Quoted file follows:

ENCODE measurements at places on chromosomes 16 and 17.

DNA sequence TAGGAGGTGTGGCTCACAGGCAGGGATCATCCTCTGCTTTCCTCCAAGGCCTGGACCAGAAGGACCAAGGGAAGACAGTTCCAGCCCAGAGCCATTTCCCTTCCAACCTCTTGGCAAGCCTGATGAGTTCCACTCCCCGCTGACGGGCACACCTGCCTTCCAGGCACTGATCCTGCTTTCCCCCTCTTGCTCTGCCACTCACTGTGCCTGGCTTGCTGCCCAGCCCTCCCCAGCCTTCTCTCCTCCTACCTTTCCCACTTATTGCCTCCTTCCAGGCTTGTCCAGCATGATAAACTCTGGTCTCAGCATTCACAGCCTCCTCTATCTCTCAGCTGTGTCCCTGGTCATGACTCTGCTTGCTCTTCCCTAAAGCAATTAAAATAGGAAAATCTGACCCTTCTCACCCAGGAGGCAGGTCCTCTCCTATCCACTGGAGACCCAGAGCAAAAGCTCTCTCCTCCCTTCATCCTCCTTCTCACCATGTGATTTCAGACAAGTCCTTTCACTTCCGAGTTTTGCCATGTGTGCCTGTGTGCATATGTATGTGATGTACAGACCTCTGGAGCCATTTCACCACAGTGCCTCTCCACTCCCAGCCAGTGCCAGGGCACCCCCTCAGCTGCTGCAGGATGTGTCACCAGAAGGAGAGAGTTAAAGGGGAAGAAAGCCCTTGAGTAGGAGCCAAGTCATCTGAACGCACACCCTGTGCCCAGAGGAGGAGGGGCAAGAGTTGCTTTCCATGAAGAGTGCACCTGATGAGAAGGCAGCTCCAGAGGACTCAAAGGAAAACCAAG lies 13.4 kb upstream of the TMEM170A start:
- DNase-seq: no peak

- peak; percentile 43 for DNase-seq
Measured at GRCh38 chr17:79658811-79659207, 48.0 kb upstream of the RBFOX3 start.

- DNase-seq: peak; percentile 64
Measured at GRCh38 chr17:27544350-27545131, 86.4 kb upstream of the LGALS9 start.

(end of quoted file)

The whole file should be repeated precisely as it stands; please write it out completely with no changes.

ENCODE measurements at places on chromosomes 16 and 17.

DNA sequence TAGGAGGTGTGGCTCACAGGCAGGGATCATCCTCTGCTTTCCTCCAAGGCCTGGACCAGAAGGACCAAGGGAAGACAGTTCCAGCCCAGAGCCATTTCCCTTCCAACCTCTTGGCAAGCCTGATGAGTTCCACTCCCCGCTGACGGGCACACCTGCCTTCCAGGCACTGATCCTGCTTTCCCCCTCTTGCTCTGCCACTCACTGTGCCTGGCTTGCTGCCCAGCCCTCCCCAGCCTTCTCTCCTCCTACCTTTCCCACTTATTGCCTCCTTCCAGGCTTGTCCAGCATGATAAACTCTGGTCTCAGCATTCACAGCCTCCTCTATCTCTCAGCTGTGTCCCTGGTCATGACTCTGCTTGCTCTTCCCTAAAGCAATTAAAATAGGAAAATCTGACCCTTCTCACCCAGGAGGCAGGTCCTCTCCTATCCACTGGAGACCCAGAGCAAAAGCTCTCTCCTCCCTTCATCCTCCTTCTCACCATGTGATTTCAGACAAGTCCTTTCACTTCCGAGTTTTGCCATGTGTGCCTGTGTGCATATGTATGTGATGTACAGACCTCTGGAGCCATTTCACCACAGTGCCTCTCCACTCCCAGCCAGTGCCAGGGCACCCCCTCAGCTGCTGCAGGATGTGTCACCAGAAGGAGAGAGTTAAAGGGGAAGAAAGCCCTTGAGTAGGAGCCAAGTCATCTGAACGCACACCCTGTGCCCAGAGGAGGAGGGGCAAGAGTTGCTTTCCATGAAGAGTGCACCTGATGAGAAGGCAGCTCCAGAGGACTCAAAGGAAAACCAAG lies 13.4 kb upstream of the TMEM170A start:
- DNase-seq: no peak

- peak; percentile 43 for DNase-seq
Measured at GRCh38 chr17:79658811-79659207, 48.0 kb upstream of the RBFOX3 start.

- DNase-seq: peak; percentile 64
Measured at GRCh38 chr17:27544350-27545131, 86.4 kb upstream of the LGALS9 start.